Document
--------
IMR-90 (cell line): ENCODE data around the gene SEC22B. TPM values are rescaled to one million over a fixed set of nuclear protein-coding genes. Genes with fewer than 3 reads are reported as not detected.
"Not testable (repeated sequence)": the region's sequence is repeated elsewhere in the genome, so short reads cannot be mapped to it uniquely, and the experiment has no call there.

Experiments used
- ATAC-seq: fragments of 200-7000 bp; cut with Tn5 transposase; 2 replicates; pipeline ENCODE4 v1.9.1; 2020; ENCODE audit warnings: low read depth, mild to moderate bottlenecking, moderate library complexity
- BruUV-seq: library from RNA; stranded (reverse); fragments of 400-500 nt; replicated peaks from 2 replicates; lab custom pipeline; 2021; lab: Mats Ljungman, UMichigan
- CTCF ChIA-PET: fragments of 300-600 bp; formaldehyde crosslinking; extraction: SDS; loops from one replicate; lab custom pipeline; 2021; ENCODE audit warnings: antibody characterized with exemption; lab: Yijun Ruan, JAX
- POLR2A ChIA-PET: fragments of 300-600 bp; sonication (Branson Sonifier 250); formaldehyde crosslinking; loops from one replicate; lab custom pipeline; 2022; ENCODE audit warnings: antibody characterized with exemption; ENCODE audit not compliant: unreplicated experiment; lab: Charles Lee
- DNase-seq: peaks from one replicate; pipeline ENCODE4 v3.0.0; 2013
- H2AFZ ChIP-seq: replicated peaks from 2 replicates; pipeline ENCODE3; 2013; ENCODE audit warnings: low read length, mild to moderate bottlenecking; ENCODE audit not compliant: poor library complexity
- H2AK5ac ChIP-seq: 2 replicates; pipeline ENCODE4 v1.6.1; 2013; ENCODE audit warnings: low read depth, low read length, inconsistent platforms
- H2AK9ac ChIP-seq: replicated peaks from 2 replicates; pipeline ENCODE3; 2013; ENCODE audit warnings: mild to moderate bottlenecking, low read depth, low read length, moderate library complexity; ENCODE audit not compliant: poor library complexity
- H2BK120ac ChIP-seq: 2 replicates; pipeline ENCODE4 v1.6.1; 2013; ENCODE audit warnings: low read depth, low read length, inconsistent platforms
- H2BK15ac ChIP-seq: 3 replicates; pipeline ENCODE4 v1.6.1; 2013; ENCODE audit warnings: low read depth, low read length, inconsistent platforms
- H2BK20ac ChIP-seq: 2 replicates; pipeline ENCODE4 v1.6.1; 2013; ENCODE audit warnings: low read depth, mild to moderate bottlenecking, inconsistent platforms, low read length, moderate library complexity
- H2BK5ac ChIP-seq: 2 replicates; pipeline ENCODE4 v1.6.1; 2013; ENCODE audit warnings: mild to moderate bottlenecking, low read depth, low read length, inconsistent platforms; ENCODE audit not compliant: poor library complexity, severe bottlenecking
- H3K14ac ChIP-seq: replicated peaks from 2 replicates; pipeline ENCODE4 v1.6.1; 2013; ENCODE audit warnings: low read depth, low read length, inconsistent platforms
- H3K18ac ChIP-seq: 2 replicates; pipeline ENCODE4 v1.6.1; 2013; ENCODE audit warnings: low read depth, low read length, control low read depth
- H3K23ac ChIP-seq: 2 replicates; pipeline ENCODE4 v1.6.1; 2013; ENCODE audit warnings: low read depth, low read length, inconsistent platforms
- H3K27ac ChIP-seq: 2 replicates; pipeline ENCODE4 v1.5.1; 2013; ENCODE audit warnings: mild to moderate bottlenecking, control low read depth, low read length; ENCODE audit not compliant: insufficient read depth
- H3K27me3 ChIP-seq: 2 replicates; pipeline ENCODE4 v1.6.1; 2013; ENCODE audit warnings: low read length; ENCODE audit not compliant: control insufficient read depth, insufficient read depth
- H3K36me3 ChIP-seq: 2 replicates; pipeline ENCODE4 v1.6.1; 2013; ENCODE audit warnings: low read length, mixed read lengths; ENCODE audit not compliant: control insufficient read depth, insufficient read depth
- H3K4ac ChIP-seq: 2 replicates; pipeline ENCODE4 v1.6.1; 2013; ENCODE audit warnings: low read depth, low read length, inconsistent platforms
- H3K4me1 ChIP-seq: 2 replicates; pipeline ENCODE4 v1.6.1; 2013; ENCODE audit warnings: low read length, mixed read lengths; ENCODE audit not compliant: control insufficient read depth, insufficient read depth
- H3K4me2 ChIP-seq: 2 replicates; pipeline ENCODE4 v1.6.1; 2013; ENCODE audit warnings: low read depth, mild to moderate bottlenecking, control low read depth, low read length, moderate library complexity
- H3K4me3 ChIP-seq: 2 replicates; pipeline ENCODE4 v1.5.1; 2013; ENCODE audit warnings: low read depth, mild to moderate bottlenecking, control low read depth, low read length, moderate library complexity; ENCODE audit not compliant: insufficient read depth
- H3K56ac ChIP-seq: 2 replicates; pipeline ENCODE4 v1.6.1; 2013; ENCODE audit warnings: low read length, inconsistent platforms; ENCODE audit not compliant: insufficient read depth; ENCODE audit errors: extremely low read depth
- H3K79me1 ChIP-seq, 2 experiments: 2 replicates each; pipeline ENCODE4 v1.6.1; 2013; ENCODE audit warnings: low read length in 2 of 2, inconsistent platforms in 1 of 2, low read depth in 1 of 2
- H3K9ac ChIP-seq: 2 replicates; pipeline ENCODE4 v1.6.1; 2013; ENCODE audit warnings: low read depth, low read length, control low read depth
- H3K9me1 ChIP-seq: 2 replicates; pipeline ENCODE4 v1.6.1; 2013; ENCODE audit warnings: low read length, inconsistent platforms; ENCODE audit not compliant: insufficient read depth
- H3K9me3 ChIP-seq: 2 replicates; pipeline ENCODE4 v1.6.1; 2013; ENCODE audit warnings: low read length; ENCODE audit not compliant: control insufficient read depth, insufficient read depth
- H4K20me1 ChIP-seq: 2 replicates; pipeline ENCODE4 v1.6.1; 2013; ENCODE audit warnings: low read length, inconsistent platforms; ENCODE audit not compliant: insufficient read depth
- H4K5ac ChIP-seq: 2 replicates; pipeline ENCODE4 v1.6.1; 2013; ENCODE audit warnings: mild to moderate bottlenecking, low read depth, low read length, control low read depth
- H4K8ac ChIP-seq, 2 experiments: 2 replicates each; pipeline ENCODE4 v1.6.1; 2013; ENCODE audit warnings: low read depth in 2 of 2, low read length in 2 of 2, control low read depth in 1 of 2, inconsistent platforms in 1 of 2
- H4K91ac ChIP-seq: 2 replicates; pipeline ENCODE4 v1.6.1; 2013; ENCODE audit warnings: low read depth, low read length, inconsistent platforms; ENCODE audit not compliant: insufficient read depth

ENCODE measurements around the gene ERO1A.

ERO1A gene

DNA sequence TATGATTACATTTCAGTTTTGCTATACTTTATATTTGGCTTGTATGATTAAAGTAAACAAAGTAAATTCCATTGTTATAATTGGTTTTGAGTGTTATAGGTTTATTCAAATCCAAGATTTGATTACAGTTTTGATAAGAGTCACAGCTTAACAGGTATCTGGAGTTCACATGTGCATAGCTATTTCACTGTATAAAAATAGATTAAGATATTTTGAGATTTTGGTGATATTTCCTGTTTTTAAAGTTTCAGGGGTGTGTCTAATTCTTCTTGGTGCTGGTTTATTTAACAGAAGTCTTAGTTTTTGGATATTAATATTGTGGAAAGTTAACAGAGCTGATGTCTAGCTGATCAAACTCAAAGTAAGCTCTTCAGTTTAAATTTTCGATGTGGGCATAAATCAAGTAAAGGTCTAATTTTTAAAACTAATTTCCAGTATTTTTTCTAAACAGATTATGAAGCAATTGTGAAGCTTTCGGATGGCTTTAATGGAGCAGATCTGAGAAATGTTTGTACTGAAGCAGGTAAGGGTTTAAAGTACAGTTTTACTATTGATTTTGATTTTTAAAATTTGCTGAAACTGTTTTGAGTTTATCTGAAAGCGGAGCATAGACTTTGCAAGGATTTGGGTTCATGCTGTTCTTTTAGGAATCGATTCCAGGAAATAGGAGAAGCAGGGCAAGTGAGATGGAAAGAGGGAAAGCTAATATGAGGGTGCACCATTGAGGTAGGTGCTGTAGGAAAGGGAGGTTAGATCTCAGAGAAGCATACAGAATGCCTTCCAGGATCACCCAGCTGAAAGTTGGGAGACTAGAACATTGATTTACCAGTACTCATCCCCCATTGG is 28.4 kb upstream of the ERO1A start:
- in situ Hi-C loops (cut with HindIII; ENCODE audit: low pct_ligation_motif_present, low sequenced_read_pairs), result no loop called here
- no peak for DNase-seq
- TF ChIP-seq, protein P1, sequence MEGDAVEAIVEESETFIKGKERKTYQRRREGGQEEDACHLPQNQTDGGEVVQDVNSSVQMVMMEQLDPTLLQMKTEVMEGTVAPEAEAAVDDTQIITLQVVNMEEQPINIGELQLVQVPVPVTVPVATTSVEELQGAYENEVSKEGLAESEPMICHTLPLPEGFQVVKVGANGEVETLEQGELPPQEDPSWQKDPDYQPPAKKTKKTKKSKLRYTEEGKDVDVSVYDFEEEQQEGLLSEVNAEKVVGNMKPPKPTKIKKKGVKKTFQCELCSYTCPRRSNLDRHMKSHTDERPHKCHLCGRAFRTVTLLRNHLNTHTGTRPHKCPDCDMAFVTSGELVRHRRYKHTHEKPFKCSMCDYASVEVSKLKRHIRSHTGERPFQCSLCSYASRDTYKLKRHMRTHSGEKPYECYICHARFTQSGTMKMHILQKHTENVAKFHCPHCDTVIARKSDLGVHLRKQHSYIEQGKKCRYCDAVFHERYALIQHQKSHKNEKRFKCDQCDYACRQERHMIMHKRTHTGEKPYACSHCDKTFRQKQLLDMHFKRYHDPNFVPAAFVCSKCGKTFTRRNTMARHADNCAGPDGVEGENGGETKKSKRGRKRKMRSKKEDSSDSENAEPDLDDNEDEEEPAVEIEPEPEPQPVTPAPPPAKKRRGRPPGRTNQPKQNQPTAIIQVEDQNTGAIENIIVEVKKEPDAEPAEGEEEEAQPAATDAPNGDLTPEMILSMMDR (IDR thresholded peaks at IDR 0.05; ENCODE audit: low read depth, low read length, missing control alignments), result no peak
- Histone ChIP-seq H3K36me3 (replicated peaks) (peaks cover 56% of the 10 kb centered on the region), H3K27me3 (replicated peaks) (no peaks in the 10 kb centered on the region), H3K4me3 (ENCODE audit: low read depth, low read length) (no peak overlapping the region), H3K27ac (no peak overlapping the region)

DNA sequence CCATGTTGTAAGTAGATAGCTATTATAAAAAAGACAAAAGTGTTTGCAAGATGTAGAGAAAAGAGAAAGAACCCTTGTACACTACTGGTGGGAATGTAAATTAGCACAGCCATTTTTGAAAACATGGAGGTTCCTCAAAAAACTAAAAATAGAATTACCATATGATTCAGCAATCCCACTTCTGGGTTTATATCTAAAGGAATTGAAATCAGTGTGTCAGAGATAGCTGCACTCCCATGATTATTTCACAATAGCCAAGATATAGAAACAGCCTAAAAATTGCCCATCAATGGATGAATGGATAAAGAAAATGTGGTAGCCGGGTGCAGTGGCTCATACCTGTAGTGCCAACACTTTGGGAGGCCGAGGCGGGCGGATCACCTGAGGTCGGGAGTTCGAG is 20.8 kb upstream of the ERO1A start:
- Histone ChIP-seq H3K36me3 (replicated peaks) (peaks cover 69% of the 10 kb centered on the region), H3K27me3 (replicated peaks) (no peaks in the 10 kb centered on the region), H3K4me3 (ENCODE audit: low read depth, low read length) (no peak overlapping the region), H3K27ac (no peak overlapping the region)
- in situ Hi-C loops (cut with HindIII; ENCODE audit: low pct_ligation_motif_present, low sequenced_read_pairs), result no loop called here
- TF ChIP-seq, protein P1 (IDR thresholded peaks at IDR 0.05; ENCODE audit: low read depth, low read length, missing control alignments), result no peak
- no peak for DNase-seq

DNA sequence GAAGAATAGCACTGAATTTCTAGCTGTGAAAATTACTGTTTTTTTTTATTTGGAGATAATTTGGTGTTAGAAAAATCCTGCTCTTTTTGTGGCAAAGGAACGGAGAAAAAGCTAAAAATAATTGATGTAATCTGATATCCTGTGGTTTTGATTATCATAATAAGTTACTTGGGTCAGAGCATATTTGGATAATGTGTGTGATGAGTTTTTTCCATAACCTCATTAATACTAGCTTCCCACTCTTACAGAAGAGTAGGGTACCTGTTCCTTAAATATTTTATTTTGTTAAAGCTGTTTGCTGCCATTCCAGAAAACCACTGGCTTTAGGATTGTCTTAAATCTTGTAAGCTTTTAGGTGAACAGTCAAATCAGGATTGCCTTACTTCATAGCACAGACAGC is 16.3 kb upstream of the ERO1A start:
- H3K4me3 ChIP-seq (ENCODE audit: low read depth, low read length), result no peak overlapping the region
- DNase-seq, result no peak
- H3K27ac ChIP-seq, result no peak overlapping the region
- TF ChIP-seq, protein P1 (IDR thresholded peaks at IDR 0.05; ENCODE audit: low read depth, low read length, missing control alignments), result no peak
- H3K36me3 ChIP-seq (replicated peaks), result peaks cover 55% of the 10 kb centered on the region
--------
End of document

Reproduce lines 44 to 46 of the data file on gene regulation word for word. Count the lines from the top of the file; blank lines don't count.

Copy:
- in situ Hi-C loops (cut with HindIII; ENCODE audit: low pct_ligation_motif_present, low sequenced_read_pairs), result no loop called here
- TF ChIP-seq, protein P1 (IDR thresholded peaks at IDR 0.05; ENCODE audit: low read depth, low read length, missing control alignments), result no peak
- no peak for DNase-seq